Lyft Pink membership, which costs $19.99 a month, provides a 15% discount on ride-hailing trips and 90 minutes of complimentary bike-share and electric scooter rides in cities with availability. The offer is targeted at people who are already considering giving up their car, said Lyft's senior director for transportation policy, Lilly Shoup. Lyft plans to expand the programme to other cities.
Companies that went public this year and did well in terms of price performance did so on the back of solid financials, positive cash flows and growing revenues.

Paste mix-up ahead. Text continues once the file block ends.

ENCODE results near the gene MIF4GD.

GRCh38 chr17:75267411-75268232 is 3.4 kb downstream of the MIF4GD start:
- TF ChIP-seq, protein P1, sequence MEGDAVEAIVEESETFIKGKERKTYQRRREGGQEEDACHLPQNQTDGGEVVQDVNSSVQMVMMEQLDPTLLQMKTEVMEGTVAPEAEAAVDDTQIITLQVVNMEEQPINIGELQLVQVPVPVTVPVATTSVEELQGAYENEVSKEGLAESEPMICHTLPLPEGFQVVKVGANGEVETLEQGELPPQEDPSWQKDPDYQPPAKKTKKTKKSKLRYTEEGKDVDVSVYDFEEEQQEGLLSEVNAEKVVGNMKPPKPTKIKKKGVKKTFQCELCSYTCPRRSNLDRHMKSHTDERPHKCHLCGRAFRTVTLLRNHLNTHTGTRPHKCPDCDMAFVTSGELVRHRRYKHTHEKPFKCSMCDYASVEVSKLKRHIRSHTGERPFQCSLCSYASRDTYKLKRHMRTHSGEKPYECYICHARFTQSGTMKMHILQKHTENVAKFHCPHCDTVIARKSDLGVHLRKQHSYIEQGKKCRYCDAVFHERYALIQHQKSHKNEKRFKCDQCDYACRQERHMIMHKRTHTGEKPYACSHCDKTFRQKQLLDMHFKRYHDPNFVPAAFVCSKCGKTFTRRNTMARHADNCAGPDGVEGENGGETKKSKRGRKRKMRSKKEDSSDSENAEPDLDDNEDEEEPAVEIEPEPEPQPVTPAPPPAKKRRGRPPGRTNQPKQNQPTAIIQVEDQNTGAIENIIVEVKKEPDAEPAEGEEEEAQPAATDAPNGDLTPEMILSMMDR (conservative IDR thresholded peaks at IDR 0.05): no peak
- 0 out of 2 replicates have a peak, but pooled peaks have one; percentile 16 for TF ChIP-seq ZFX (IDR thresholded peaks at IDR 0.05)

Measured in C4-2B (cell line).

Rakuten Inc's quarterly operating profit was almost wiped out in the three months ended September as investment in its e-commerce and mobile units weighed on profits, with the value of its bet on ride-hailing firm Lyft also sliding further. Rakuten's billionaire founder and Chief Executive Hiroshi Mikitani is under pressure on multiple fronts as a slide in his tech bets compounds pain from squeezed margins at the firm's e-commerce business and a delay to its mobile market entry. The Japanese firm booked a 103 billion yen ($945 million) writedown on its 11% stake in Lyft Inc , as bets on the ride-hailing industry by Rakuten and its rival SoftBank Group Corp , the largest shareholder in Uber Technologies , sour amid a market sell-off of money-losing startups.